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Sunday, June 30, 2013

Arutz-7 reports on my petition to Amnesty, HRW to condemn Arab antisemitism

From Arutz-7:
A pro-Israel blogger has initiated a petition urging human rights groups to condemn an anti-Semitic mini-series due to air throughout the Arab world in July.

The Elder of Ziyon pro-Israel blogger delivered the petition to Human Rights Watch and Amnesty International urging them to condemn the “Khaybar” mini-series, set to air during the Muslim holy month of Ramadan.

“The show will be on when most Egyptian families are staying at home for Ramadan doing nothing but watching TV,” Mina Rezkalla, a U.S.-based Egyptian activist told The Wall Street Journal. “The goal is completely outward anti-Semitism.”

The petition has already acquired over 1200 signatures from 47 countries [actually, nearly 1400 - EoZ].

The human rights groups “have publicly stated that anti-Semitism is a human rights issue, yet they have not once condemned the endemic and virulent Arab anti-Semitism that is seen daily by millions in the Arab media,” the petition states.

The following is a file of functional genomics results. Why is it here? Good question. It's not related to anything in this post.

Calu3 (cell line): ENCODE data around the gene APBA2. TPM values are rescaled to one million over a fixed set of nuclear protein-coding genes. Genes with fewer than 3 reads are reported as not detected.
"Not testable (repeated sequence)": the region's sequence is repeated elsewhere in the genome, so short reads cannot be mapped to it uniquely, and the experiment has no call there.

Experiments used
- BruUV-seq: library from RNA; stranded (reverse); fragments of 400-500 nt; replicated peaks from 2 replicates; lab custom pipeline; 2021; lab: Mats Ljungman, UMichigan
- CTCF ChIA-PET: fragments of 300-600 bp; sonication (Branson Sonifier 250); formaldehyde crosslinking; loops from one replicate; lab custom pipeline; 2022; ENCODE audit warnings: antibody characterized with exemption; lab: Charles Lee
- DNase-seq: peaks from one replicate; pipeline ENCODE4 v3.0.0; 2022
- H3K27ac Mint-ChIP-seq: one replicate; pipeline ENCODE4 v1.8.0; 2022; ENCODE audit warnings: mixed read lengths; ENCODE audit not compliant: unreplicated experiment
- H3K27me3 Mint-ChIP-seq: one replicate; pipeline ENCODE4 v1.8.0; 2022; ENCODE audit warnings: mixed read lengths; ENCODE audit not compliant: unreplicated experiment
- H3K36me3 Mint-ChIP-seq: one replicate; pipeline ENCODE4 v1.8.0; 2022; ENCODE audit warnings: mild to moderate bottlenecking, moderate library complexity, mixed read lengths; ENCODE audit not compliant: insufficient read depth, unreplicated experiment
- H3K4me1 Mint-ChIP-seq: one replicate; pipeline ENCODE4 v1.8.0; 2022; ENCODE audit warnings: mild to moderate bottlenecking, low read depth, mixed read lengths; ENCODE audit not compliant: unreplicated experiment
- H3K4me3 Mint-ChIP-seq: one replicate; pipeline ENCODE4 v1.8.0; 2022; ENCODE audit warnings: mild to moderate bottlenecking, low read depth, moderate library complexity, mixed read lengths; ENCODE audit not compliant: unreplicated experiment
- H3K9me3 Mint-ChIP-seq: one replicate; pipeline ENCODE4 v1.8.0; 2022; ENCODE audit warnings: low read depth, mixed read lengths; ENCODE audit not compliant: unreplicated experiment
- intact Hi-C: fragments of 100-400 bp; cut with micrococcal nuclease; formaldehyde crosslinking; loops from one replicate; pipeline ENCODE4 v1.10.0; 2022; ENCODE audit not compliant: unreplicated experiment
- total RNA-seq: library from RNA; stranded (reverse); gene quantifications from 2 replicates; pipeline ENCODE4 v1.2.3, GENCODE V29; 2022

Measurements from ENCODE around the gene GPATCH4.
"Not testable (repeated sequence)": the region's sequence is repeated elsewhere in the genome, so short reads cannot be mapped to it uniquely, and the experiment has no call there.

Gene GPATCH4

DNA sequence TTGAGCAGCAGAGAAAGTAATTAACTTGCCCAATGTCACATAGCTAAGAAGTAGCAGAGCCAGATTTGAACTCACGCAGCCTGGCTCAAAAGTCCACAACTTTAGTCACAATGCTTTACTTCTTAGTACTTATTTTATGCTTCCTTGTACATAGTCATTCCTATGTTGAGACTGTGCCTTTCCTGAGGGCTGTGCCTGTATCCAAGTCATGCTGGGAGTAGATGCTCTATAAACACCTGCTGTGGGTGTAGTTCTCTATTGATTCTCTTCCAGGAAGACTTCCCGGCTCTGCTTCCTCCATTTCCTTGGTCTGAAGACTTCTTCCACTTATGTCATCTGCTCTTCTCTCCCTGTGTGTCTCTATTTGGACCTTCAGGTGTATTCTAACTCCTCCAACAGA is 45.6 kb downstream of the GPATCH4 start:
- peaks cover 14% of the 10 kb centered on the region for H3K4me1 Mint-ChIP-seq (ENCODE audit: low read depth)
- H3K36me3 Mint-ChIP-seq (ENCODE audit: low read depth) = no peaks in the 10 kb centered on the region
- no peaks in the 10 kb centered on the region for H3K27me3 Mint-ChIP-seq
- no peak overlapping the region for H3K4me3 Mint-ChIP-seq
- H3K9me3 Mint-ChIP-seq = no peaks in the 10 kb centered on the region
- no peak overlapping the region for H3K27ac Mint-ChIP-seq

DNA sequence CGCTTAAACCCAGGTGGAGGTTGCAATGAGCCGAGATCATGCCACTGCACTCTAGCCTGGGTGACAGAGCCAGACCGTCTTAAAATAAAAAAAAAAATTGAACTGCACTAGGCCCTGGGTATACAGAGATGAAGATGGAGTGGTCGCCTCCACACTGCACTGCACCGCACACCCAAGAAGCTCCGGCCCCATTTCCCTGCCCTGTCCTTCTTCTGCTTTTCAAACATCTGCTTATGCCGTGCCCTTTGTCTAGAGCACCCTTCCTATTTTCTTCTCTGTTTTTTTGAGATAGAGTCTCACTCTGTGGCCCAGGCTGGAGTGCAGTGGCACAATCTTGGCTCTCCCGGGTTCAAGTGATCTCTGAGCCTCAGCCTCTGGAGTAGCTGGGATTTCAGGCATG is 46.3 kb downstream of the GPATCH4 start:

“However, the writer and director of the series make no secret of the fact that the point of the series is to demonize Jews from the time of Moses to today,” the petition continues. “In other words, the series is meant to incite Arabs to hate Jews. This is a quintessentially human rights issue and it is outrageous that Human Rights Watch and Amnesty have ignored this, as well as many other anti-Semitic broadcasts in Arabic-language media.

“Their condemnation can show the Arab broadcasters that such hatred is not acceptable and that Arab nations must be held to the same human rights standards as every other nation on Earth,” the petition adds.
Ramadan starts around July 7. According to one Arabic film site, "Khaybar" will start airing on July 15.

Amnesty and HRW have so far still ignored the tweets, emails and petition.

Here are some screen shots from recent Arabic news stories of the series:

This appears to be a Jew (in a tallit) about to behead someone. 

Plotting their schemes, always with the menorah behind them

A scene in a synagogue, again men all wearing Tallitot (and another menorah in the back)